When Friedman finally ran his Perhaps This War Wasn't a Stroke of Genius After All column, he cited Bush... or Arab reasons for the war's failure. Me, I'm starting to think that the war was such a clusterfuck for Friedman reasons.
Friedman displays all the flaws of the Republicans - the pompous moral grandstanding and the patriotic bullshit, the refusal to consider inconvenient facts, the scaremongering. The folksy, homespun bon mots about keeping your nose to the grindstone or turning lemons into lemonade that stood in for actual, concrete policies. His steadfast insistance on not recognising reality until it cannot possibly be ignored any longer, then proclaiming that Iraq is in a civil war or America's position has been weakened as if he'd descended from Mount Olympus with a divine message from Zeus himself.
The comparison could only be more apt if Friedman had somehow dismissed the Iraqi army himself. Hell, his latest column could capably function as a metaphor for American politics itself - Vote for the Cretinous Asshole Party, because you sure don't want to be ruled by those jerks from the Evil Bastard Alliance.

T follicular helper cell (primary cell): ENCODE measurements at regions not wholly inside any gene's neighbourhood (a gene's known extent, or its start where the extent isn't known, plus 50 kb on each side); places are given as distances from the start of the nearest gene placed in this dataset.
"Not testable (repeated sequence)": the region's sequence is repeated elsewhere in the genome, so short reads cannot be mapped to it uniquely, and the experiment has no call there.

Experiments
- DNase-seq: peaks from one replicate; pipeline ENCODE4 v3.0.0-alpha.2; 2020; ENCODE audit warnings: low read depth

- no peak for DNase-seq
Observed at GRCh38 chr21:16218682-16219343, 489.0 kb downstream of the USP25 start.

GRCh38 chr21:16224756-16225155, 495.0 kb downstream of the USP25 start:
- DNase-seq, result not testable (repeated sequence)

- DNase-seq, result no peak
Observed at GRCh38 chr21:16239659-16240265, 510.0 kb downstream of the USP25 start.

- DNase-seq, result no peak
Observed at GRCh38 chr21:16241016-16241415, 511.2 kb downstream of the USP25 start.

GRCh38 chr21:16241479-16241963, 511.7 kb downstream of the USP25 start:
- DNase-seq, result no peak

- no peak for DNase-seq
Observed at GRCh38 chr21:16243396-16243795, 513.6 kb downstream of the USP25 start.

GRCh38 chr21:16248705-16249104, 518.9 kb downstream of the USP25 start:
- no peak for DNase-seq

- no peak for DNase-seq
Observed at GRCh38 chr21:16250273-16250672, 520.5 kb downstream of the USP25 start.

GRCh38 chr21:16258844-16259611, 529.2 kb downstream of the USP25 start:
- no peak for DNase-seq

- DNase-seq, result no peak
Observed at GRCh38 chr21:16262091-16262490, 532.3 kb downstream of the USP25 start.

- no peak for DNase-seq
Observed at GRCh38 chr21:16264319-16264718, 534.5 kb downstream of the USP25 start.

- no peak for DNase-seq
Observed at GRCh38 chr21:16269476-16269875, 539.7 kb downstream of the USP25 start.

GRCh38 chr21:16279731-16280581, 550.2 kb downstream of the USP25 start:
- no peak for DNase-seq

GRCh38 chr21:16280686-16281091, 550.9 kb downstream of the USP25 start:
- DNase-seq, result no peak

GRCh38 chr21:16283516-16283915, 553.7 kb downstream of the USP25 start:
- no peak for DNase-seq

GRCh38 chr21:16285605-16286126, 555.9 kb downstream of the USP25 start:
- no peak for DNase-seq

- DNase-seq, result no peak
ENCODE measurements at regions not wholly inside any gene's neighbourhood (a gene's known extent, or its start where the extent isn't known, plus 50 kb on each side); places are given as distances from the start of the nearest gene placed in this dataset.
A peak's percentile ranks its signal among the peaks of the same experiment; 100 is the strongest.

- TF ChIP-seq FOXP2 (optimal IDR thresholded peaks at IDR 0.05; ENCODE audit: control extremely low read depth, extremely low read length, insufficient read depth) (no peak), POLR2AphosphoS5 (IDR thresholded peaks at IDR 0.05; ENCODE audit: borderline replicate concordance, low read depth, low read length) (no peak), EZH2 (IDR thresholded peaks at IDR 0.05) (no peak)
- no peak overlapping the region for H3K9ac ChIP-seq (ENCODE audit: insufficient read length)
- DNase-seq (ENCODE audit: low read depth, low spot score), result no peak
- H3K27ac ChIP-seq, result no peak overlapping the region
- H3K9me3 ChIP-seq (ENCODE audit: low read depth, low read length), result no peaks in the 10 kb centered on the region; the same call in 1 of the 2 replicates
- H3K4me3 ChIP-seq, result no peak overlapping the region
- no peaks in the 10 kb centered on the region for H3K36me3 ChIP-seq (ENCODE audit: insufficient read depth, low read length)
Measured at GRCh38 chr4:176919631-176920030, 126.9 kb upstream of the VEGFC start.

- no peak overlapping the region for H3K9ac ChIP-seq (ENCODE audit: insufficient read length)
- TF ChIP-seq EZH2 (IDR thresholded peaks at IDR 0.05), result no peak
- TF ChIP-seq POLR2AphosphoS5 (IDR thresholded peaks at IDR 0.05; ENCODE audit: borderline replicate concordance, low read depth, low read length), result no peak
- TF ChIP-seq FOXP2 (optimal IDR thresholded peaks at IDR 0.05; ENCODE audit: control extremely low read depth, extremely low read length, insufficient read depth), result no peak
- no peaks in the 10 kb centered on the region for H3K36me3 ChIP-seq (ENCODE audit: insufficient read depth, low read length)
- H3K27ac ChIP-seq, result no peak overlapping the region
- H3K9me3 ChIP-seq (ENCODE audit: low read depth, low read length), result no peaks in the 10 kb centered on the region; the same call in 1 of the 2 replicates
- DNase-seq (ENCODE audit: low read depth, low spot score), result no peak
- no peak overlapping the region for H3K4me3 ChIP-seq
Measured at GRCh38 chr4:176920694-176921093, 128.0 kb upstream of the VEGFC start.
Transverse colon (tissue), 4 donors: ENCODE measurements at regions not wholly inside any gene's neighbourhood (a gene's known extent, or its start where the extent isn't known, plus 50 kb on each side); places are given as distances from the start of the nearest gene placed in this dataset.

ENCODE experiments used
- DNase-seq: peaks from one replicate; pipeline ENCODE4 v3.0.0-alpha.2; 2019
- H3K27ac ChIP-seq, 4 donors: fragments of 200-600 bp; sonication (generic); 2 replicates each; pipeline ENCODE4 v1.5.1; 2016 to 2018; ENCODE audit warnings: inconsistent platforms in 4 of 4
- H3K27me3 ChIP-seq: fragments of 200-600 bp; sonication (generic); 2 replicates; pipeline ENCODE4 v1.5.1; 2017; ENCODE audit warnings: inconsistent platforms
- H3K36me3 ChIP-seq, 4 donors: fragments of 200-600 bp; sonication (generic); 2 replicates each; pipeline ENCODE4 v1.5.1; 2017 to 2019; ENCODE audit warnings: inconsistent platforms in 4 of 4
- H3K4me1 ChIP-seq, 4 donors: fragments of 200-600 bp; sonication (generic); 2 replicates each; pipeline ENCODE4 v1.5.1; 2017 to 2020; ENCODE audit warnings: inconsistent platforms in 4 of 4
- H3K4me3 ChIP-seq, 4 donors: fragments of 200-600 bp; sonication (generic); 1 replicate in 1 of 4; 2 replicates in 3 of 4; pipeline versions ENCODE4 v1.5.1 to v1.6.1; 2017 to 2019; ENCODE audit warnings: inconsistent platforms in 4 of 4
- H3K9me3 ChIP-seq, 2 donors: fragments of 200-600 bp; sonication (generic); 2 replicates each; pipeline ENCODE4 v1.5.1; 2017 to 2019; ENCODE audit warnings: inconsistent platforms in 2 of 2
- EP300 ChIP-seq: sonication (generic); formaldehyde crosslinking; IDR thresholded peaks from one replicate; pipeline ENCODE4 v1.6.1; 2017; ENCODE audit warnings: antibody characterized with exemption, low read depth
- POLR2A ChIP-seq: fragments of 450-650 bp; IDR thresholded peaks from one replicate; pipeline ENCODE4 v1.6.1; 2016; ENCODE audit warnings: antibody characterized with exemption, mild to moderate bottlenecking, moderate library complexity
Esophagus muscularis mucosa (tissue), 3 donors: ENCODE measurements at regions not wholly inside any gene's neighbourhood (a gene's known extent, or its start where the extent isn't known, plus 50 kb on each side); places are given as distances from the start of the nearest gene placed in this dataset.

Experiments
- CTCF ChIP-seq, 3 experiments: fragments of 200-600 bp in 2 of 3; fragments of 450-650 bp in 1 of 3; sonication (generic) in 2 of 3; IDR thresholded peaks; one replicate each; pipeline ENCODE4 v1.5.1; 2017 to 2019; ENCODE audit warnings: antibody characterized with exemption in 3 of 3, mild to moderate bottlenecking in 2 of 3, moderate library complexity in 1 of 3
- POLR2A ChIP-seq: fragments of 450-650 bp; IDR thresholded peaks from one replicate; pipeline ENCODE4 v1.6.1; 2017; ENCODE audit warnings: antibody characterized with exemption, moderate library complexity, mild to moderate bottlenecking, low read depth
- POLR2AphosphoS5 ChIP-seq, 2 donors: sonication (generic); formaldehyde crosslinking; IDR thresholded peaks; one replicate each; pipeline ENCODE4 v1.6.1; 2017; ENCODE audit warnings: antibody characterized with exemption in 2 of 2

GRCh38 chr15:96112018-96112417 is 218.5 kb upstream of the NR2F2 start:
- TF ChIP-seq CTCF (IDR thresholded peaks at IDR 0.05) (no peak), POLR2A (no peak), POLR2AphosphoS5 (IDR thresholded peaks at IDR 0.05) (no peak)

(Addendum, for those still awake)
But Friedman's not finished there, not by a long chalk. If I can summarise yesterday's column succinctly, he says Well-meaning and misunderstood America is trying to help the Zimbabweans, but is being thwarted by the evil Russians, Chinese and South Africans, who care nothing about suffering people.